Abstract 1182: High Frequency of Unrecognized Diabetes in Cardiovascular Patients: Should All Have an Oral Glucose Tolerance Test?
Introduction: Abnormal glucose metabolism is common in subjects at high risk of cardiovascular disease (CVD), and undiagnosed diabetes (DM) has been documented in >25% in cardiovascular population surveys.
Hypothesis: Among individuals ≥50 years old with known CVD, or ≥55 years old with cardiovascular risk factors (CVRF), models using data readily available in a clinic setting can predict those in whom an oral glucose tolerance test (OGTT) would diagnose DM.
Methods: Models were developed to identify undiagnosed DM among subjects screened for the Nateglinide and Valsartan in IGT Outcomes Research (NAVIGATOR) study. Random effects models used the basic variables age, gender, waist circumference, body mass index, systolic and diastolic blood pressures, and presence of CVD or CVRF. An enhanced model with laboratory variables added LDL cholesterol, triglycerides, and fasting glucose. We also examined classification by the metabolic syndrome.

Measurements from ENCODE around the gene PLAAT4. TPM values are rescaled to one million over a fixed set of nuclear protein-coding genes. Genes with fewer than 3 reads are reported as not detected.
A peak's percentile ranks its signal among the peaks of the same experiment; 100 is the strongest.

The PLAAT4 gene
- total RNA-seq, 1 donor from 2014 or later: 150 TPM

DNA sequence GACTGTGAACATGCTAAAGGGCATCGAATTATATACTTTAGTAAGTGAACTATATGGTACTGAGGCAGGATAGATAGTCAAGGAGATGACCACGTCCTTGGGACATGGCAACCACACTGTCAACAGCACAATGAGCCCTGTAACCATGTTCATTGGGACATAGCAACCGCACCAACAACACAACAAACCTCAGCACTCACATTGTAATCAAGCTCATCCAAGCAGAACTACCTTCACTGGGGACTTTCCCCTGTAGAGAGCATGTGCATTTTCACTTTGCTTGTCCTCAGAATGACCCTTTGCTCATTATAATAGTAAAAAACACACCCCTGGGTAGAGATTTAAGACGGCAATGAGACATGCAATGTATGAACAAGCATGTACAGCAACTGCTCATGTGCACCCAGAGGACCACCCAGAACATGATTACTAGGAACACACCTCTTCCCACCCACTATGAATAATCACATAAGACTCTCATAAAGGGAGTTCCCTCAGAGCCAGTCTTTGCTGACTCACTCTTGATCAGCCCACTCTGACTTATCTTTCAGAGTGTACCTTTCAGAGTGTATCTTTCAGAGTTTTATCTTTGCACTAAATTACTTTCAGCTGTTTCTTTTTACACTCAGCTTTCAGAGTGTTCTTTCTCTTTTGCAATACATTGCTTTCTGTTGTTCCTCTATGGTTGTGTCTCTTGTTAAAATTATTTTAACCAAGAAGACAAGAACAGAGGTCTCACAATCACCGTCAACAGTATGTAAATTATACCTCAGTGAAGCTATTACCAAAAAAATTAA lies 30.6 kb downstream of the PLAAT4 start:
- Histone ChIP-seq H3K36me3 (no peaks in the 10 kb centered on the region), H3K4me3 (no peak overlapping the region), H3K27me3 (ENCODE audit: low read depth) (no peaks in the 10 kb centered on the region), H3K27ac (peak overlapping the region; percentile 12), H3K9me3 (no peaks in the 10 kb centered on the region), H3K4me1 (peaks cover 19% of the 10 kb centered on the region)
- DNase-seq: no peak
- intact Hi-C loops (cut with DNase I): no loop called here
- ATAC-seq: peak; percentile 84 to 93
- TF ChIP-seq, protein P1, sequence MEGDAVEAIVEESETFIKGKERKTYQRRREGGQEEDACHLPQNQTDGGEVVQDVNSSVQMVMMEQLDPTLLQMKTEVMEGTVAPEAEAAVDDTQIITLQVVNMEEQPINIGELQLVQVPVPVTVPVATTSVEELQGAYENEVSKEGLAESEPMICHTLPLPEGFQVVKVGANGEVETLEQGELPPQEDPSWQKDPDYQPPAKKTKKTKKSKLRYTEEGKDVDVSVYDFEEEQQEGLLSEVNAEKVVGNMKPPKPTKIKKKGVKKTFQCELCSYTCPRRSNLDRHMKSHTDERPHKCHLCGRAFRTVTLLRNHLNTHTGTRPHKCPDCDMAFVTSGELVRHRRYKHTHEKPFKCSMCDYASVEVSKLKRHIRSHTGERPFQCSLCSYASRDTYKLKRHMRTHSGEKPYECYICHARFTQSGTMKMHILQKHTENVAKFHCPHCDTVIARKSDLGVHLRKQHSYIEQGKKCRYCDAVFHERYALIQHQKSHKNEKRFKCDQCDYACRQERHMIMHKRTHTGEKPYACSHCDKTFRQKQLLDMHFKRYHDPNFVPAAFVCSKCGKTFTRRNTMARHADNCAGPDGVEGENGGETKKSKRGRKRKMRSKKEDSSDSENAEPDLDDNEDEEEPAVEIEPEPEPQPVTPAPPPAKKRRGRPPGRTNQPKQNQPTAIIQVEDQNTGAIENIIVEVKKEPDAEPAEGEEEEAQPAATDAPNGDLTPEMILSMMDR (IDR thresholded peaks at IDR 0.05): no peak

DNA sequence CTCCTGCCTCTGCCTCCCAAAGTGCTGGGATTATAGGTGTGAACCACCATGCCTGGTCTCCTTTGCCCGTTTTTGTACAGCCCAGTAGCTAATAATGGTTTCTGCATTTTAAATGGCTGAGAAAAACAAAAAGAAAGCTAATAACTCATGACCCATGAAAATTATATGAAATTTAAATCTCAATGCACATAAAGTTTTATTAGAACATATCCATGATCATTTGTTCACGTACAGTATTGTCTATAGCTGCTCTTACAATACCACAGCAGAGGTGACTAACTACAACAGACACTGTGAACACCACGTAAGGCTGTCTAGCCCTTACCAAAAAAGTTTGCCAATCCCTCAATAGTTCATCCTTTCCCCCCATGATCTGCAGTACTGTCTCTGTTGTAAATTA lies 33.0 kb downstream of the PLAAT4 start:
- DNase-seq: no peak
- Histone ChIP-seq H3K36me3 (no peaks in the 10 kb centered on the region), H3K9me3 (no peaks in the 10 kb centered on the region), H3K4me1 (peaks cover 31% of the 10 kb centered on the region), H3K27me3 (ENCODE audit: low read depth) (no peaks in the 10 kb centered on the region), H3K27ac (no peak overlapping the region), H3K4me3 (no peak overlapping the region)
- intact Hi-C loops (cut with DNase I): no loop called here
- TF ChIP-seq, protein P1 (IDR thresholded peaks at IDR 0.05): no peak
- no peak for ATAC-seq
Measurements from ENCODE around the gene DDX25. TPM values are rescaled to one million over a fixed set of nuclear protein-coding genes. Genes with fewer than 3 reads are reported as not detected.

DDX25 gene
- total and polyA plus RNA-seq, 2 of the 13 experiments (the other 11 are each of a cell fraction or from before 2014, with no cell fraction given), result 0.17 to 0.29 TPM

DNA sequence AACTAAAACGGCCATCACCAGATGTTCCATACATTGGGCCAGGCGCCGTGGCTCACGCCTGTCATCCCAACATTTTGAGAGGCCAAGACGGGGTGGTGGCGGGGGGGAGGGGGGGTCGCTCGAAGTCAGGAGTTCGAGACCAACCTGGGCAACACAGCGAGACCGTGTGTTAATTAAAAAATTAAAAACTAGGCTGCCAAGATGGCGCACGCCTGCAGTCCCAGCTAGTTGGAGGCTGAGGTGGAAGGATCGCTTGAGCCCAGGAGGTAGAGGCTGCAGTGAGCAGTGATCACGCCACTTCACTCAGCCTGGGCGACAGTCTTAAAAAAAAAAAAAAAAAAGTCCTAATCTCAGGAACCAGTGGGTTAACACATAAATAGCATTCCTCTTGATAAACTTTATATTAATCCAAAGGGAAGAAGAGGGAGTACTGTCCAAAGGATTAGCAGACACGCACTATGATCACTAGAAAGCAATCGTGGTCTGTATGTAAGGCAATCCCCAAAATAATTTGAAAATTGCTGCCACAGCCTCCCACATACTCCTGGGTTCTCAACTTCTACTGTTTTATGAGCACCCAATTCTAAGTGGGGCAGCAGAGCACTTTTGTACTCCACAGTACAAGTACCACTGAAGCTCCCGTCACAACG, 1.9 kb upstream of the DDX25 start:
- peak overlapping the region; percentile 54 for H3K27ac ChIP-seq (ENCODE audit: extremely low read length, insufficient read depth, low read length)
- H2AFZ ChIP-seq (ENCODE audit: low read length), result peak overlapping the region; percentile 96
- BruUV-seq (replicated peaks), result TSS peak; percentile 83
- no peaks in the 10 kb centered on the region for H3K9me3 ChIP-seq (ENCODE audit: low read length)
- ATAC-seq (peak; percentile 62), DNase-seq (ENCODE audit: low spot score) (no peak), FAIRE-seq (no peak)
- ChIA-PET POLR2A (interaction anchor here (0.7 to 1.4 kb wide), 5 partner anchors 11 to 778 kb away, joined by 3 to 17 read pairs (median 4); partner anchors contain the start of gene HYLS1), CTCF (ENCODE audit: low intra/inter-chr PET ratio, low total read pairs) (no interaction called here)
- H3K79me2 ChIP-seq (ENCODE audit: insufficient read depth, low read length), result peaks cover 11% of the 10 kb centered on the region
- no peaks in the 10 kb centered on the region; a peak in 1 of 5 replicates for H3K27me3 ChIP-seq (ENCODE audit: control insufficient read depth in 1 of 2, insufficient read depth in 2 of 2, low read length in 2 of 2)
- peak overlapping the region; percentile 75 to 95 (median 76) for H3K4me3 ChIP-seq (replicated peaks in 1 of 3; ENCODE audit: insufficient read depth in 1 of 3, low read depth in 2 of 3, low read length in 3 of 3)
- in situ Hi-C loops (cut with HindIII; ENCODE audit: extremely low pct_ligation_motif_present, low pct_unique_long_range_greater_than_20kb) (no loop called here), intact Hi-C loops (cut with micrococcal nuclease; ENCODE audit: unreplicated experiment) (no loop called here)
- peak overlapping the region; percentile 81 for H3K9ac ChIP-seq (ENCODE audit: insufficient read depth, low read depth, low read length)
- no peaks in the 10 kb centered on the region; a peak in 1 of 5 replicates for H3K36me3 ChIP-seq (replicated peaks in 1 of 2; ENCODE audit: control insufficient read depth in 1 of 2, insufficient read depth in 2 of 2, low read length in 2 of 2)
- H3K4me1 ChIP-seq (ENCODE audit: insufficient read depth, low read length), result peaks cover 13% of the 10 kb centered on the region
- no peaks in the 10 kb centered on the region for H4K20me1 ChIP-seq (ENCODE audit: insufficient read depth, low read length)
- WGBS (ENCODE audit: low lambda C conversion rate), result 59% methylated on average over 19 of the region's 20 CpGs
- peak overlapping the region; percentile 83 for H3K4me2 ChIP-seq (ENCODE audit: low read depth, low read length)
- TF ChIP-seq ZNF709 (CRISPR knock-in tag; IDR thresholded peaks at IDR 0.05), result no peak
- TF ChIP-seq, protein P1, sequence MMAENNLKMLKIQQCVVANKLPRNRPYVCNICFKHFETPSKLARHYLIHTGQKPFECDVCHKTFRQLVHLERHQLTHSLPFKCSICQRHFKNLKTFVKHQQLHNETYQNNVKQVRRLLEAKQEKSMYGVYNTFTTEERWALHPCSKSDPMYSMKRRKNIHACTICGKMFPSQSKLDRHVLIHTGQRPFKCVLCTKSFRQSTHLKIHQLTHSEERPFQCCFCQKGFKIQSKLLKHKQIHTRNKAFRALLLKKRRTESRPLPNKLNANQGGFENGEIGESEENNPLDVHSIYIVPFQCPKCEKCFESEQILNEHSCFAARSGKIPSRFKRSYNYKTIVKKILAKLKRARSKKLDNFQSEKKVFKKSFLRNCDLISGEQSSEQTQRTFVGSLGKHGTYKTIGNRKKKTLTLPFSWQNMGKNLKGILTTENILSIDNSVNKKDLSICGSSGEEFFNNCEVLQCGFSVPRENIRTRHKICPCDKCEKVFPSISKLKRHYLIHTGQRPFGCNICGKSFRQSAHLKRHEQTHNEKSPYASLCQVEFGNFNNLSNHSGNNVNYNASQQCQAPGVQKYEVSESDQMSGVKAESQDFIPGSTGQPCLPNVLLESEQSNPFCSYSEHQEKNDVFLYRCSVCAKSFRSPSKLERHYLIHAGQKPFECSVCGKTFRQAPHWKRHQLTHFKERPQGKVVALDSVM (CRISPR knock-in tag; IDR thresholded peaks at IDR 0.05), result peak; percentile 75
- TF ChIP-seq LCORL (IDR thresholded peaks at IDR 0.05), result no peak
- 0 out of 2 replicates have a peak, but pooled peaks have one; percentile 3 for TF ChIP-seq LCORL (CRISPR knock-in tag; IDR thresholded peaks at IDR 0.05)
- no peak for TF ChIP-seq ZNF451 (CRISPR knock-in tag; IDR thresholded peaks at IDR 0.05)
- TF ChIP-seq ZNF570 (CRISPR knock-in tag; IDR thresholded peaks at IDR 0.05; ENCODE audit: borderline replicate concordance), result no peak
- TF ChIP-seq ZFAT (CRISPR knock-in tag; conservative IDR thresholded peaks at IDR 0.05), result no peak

Results: Of 41,432 NAVIGATOR screenees from 39 countries who had an OGTT, only 20.6% had normal glucose tolerance; 22.2% had undiagnosed DM, 28.8% had impaired glucose tolerance (IGT), and 28.4% had impaired fasting glucose (IFG). The AROC for the basic and enhanced models were 0.62 and 0.75 (Table 1⇓). Presence of the metabolic syndrome only achieved an AROC of 0.58.
Conclusions: Unrecognized DM was present in 22.2% of a global population at high CVD risk and models poorly predicted those with DM. Thus, an OGTT should be considered for all middle- and older-aged subjects with known CVD or CVRF to identify those with undiagnosed diabetes, allowing early intervention and intensive CVRF management.